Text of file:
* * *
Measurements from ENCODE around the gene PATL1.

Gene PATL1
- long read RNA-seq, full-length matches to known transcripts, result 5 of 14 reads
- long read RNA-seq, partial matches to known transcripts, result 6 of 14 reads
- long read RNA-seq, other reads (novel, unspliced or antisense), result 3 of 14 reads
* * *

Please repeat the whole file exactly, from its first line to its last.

Measurements from ENCODE around the gene PATL1.

Gene PATL1
- long read RNA-seq, full-length matches to known transcripts, result 5 of 14 reads
- long read RNA-seq, partial matches to known transcripts, result 6 of 14 reads
- long read RNA-seq, other reads (novel, unspliced or antisense), result 3 of 14 reads